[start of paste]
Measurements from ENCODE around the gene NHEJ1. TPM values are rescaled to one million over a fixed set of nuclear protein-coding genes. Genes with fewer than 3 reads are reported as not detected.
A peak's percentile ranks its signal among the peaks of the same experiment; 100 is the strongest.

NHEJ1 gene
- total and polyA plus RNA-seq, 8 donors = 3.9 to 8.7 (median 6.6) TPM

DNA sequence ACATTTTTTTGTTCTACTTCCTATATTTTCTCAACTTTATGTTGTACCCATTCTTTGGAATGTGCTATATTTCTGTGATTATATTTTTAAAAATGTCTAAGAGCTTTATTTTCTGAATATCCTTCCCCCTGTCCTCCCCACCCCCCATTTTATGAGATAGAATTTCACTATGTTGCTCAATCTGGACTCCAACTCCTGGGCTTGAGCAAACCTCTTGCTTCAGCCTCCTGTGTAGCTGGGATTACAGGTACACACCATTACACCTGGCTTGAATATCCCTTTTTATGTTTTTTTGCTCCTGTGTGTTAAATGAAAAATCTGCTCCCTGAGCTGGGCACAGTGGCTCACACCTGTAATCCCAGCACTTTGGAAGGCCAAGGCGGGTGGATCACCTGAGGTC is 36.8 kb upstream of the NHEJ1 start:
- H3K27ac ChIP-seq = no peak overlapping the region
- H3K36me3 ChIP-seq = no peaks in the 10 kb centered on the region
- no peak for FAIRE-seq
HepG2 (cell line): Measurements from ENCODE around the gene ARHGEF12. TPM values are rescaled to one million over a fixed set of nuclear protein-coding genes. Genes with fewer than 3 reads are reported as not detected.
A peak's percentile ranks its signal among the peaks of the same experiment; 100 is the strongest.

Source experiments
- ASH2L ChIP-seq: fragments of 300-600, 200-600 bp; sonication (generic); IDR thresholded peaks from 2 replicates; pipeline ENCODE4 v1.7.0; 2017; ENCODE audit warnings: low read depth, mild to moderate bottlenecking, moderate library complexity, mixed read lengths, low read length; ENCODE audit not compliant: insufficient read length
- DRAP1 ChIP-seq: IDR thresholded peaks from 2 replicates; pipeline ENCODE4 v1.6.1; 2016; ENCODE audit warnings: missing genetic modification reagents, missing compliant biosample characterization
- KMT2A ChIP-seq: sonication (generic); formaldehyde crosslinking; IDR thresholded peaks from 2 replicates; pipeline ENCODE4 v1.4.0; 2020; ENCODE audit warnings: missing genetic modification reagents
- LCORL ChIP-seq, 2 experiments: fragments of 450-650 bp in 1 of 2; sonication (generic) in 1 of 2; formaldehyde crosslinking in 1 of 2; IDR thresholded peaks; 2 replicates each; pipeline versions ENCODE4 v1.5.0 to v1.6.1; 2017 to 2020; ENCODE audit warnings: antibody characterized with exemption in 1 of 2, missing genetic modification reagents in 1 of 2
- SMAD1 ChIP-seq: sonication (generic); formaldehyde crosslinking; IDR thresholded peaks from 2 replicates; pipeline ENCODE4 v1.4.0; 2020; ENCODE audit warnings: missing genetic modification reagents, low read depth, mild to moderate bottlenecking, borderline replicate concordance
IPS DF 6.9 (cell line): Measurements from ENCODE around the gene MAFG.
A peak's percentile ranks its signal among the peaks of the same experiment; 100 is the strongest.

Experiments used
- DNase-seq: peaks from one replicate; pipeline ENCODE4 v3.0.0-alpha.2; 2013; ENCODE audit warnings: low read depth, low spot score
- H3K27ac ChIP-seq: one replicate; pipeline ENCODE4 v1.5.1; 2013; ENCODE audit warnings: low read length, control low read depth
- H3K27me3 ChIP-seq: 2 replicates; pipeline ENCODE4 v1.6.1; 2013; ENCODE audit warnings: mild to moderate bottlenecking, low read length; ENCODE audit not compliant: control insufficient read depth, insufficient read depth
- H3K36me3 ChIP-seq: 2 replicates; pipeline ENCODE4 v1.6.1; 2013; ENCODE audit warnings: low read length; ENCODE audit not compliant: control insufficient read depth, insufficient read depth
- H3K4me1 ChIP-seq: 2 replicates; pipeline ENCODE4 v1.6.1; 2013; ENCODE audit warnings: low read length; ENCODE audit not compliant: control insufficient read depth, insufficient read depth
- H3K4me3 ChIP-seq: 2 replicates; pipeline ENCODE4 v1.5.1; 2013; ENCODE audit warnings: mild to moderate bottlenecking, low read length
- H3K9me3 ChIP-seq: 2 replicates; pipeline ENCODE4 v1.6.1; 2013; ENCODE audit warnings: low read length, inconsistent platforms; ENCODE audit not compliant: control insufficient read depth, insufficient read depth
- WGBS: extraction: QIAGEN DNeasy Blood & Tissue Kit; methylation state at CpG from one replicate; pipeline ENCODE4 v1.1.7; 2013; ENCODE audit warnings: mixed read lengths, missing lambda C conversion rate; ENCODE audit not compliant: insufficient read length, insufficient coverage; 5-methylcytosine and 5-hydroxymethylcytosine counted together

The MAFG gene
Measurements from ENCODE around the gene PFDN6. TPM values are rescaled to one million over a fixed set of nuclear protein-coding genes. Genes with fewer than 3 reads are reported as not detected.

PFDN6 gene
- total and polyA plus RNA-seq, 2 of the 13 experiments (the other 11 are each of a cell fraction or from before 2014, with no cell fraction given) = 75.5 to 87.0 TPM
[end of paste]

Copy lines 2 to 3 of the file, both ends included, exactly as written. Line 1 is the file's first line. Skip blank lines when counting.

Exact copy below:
A peak's percentile ranks its signal among the peaks of the same experiment; 100 is the strongest.

NHEJ1 gene